60 See, e.g., Anita Roper, Proving the Case for Sustainability at Alcoa, 1 CORP. RESP. MGMT. 34, 34-37 (2004).
savings as a driver of the practice of CR reporting? Perhaps, as indicated by David Case, public
reporting functions best when it is deployed in tandem with environmental managements systems that
use measurements as part of a process of reducing resource usage and unnecessary pollution, which
results in lower costs.61 This conclusion is supported by empirical evidence from China, where the
amount of CR disclosure was not found to automatically result in better financial performance metrics.62
Integrating concepts such as total quality management (TQM) and cost of poor quality (CPQ) with CR
reporting has been suggested as a logical next step to maximize the potential of CR reporting to help
businesses realize cost savings.63 Richard Ellis, Head of Corporate Social Responsibility at Boots, a UK-
based health and beauty products company, has found that cooperation between himself and the Chief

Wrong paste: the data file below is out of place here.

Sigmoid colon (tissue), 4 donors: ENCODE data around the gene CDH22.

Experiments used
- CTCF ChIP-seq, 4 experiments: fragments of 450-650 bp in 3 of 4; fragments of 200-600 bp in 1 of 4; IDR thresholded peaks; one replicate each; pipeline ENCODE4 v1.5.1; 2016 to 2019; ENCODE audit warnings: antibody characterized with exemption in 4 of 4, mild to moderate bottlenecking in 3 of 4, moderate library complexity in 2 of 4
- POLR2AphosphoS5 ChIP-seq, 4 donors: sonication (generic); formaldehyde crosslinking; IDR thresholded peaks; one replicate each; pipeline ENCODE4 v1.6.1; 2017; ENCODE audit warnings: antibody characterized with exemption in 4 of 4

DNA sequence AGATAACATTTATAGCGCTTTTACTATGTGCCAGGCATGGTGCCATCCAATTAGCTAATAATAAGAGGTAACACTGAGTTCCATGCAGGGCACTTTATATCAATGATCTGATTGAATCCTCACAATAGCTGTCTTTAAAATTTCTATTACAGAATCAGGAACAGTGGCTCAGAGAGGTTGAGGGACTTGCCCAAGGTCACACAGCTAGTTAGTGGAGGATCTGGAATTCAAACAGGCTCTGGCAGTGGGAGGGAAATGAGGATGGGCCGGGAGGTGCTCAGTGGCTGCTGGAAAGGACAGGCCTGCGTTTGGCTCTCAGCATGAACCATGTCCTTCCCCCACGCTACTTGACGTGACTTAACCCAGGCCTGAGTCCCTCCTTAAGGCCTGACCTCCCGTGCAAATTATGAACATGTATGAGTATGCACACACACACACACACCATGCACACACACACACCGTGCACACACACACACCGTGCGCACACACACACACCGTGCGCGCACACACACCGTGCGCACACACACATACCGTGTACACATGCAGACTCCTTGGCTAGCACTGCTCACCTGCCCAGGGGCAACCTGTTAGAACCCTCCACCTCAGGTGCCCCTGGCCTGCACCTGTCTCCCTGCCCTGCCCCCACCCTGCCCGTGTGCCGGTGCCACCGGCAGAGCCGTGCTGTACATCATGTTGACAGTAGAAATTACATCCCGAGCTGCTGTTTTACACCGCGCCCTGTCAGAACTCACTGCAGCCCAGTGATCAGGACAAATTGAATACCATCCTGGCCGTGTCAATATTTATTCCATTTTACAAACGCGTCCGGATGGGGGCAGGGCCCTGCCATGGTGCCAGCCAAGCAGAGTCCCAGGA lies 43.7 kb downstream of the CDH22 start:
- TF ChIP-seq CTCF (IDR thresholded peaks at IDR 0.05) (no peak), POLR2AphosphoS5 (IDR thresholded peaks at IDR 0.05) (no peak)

Financial Officer and the practice of tracking environmental impact data has resulted in significant cost
savings.64
Large MNCs in developed economies are not the only enterprises that have observed positive
outcomes as a result of the adoption of CR reporting. Small and medium-sized enterprises (SMEs)
located in developing countries and engaged in textile manufacturing and the tanning of leather – both
highly-polluting activities – were shown to mitigate their harmful activities upon adoption of CR
reporting.65 The same study found that, even in developing countries, these SMEs became more
profitable when they implemented CR reporting.66
Among CEOs who have implemented CR reporting, there is a consensus that the internal
intellectual capital, technology, and culture of a firm can influence whether CR reporting yields benefits